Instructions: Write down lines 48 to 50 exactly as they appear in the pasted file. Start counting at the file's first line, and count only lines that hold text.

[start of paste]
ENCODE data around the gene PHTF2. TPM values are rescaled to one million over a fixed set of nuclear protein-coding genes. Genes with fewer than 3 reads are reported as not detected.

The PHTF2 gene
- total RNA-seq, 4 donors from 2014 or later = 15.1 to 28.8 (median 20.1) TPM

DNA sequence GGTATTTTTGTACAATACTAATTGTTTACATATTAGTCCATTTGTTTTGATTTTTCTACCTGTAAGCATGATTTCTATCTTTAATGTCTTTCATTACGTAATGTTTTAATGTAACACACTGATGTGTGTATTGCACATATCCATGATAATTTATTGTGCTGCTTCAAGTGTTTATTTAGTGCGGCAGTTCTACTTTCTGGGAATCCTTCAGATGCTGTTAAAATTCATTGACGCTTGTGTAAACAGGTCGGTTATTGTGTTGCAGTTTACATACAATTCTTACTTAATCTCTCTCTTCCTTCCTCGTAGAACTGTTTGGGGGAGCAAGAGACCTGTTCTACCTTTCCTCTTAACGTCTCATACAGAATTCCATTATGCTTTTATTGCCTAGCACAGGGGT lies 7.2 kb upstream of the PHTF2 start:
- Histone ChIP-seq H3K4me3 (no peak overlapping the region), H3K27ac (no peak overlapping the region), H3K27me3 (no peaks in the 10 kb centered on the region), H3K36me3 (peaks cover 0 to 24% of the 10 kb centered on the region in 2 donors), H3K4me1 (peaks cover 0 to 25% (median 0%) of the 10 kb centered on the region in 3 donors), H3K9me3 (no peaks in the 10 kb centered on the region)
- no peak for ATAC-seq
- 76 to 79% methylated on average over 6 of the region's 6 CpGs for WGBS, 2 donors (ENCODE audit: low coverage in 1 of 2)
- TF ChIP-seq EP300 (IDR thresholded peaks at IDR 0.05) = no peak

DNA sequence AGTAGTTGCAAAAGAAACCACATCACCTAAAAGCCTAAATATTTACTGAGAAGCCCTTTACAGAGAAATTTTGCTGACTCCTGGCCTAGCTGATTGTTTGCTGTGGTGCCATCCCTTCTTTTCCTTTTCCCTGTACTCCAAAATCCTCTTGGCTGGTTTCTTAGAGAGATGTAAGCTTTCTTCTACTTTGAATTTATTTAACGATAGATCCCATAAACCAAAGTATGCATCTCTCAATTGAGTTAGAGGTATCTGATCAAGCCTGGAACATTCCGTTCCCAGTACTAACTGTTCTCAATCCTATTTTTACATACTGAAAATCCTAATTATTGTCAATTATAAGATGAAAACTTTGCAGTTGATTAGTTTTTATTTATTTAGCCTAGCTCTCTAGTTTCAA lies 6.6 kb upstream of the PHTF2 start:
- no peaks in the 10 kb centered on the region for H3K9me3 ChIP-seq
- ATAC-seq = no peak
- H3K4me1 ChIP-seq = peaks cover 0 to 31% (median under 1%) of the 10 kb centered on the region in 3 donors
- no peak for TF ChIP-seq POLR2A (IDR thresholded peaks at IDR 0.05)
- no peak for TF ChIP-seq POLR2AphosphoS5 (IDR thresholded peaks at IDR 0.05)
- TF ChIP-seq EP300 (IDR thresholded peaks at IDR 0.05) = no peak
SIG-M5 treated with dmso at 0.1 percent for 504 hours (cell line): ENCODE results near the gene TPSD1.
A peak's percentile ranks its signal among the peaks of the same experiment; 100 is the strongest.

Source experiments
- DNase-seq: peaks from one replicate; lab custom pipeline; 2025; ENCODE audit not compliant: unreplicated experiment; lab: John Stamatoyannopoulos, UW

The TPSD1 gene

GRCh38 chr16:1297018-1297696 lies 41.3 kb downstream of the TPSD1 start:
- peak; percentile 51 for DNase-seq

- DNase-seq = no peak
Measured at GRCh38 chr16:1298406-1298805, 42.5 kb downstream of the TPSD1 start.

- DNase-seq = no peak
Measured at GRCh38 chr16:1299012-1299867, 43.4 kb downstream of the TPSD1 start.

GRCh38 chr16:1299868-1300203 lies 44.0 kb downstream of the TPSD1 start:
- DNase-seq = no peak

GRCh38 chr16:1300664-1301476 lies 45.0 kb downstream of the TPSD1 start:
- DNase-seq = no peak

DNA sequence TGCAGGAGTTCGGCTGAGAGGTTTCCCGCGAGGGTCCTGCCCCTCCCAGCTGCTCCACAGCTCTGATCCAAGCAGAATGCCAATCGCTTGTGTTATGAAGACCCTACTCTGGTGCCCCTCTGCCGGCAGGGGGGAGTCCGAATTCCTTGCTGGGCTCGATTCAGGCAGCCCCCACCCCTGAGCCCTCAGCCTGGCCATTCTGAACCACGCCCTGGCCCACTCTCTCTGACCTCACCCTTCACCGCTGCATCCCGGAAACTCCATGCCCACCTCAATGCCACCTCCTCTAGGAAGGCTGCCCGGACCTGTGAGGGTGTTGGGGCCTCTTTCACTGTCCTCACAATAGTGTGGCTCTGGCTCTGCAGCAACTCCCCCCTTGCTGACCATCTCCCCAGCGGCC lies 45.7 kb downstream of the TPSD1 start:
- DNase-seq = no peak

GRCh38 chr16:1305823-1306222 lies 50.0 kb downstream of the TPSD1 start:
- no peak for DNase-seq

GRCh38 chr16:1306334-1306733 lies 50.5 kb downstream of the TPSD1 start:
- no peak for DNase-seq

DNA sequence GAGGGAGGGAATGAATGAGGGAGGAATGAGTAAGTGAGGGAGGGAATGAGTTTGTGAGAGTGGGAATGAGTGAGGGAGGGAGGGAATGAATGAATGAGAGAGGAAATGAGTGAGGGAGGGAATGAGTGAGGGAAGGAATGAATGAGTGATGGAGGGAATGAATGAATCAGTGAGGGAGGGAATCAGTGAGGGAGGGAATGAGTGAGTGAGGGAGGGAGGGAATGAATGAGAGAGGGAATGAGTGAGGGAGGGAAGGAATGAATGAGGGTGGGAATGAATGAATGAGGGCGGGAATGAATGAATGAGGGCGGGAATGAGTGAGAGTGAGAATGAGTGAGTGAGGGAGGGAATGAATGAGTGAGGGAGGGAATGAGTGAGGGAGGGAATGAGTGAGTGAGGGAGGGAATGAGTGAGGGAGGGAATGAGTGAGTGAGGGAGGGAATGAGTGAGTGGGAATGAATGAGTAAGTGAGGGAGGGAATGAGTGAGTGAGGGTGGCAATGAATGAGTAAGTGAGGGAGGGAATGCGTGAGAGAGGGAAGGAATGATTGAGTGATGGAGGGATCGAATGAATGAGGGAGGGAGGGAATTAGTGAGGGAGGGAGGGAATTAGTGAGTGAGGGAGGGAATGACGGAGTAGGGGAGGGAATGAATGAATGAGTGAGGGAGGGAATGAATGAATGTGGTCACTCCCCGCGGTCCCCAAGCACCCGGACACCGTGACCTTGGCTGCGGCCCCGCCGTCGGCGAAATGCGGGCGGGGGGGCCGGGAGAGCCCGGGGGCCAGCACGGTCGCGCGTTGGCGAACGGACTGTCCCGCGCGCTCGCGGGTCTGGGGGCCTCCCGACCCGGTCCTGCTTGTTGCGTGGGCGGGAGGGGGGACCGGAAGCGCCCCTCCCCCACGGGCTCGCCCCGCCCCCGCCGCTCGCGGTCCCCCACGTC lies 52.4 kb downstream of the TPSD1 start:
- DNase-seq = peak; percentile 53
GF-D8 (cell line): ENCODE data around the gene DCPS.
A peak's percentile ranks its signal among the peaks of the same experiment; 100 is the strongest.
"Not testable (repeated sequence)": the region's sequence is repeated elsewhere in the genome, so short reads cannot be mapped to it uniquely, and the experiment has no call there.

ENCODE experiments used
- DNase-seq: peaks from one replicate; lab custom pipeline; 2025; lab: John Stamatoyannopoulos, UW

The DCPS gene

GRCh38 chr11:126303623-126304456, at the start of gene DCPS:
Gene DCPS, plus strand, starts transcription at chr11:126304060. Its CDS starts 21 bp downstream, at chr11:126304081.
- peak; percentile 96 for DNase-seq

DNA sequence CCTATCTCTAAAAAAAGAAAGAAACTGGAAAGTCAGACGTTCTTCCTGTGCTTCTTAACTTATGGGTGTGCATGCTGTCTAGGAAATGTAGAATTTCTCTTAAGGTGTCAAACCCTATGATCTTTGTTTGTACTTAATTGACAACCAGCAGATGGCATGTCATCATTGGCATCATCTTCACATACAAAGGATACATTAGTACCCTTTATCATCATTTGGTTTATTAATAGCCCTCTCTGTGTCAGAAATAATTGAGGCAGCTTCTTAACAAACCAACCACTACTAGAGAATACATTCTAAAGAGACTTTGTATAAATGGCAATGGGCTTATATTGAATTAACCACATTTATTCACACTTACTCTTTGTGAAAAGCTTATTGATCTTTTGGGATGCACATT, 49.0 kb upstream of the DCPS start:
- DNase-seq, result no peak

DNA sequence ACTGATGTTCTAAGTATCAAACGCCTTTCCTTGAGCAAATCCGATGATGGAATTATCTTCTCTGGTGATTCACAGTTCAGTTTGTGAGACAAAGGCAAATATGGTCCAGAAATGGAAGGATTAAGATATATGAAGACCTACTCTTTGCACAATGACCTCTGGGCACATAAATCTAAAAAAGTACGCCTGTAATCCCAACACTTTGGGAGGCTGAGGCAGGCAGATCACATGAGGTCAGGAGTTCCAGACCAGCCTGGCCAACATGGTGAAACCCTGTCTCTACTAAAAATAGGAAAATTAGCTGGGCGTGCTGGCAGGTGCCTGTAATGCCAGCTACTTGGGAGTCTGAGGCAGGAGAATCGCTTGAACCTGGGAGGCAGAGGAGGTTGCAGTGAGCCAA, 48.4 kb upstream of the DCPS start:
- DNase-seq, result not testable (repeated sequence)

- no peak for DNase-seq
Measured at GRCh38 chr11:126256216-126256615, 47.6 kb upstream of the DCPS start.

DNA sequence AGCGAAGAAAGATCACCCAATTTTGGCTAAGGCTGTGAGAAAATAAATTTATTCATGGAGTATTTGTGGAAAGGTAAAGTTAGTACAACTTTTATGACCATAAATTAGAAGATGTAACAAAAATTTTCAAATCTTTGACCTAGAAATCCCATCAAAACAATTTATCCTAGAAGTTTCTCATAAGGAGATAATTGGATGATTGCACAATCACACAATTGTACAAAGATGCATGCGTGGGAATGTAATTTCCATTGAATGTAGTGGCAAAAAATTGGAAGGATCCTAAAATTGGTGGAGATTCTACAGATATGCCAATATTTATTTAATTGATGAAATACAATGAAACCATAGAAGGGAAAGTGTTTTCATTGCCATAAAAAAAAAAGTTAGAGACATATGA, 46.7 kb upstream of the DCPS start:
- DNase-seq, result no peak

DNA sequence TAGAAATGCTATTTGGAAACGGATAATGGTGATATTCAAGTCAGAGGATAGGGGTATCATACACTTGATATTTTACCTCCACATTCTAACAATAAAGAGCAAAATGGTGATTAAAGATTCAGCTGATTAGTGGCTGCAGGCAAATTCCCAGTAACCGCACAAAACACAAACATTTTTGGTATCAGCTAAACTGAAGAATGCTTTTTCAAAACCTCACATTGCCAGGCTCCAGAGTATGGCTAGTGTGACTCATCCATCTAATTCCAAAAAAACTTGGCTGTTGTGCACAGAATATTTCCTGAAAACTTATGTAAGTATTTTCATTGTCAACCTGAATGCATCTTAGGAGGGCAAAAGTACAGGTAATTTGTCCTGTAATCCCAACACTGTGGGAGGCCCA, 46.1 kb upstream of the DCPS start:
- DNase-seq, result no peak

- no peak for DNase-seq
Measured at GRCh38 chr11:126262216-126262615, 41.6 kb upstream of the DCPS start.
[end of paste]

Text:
DNA sequence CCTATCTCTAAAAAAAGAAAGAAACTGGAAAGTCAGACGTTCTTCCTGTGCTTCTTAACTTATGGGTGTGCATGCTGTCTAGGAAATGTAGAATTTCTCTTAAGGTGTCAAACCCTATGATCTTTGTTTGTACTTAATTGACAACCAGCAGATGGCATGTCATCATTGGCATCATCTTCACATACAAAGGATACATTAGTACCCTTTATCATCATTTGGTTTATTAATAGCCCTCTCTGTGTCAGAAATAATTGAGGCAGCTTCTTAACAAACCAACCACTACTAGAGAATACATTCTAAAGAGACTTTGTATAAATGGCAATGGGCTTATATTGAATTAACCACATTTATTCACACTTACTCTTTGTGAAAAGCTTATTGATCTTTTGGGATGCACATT, 49.0 kb upstream of the DCPS start:
- DNase-seq, result no peak

DNA sequence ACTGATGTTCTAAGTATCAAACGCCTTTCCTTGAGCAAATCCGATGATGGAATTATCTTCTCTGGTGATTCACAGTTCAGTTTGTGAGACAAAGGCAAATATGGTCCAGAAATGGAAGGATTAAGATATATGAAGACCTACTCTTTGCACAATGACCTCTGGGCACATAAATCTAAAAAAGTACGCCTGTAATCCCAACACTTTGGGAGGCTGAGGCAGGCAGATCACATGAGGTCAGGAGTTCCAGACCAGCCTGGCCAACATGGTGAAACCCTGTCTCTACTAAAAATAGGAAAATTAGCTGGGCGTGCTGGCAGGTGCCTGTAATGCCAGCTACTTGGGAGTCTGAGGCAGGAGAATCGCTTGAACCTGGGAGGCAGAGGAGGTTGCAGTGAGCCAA, 48.4 kb upstream of the DCPS start: